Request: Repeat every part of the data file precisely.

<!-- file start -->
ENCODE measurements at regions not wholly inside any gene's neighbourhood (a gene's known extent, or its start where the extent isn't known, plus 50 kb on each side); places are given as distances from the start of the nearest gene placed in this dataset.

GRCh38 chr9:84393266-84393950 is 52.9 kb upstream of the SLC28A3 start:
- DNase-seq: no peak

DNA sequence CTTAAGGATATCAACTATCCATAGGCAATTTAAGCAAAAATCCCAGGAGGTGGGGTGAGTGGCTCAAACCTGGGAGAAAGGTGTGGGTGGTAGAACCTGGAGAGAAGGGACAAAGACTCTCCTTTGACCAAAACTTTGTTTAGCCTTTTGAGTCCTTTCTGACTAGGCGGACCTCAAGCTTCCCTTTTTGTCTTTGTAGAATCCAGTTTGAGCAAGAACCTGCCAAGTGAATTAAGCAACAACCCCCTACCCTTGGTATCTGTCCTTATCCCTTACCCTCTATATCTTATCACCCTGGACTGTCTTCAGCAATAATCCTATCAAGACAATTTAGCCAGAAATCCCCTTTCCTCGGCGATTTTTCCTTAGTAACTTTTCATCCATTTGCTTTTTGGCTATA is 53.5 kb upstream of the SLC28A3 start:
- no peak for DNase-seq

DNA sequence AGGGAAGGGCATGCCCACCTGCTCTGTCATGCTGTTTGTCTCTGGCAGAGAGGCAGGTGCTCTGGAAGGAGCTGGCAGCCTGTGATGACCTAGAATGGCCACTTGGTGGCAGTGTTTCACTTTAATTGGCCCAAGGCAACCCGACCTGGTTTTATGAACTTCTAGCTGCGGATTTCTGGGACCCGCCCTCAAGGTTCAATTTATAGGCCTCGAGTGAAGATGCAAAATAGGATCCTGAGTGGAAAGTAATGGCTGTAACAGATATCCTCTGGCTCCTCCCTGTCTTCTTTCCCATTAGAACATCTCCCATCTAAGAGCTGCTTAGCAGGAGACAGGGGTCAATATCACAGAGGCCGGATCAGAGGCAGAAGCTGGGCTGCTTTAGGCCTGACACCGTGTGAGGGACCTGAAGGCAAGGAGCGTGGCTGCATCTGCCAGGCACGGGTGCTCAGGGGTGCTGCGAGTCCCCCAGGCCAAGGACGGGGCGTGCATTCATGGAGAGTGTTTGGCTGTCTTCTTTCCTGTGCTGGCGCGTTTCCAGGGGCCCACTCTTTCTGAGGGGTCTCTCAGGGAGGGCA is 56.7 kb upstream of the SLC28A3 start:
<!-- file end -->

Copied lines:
ENCODE measurements at regions not wholly inside any gene's neighbourhood (a gene's known extent, or its start where the extent isn't known, plus 50 kb on each side); places are given as distances from the start of the nearest gene placed in this dataset.

GRCh38 chr9:84393266-84393950 is 52.9 kb upstream of the SLC28A3 start:
- DNase-seq: no peak

DNA sequence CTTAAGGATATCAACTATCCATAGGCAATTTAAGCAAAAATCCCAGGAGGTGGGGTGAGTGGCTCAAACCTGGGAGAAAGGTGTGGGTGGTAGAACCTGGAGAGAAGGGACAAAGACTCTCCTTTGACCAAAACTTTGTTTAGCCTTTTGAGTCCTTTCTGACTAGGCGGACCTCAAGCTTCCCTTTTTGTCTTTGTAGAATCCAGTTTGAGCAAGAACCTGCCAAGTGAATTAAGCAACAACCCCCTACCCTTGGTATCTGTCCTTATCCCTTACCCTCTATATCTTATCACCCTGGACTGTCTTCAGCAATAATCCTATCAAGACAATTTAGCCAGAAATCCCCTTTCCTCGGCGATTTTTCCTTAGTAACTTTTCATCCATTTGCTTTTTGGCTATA is 53.5 kb upstream of the SLC28A3 start:
- no peak for DNase-seq

DNA sequence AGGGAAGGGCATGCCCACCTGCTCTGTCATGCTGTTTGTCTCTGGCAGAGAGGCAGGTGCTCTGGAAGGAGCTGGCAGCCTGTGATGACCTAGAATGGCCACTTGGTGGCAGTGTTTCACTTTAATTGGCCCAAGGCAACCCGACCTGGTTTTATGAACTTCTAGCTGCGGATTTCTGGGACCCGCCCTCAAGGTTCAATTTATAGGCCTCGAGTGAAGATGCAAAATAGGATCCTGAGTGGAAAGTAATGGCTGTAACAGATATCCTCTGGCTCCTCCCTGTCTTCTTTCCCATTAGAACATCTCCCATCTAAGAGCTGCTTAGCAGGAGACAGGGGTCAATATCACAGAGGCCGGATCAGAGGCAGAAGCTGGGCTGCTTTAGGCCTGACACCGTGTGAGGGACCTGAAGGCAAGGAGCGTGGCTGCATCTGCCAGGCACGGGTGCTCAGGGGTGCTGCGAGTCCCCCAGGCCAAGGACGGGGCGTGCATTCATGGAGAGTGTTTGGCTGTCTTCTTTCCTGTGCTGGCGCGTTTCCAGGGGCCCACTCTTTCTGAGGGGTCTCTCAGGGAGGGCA is 56.7 kb upstream of the SLC28A3 start: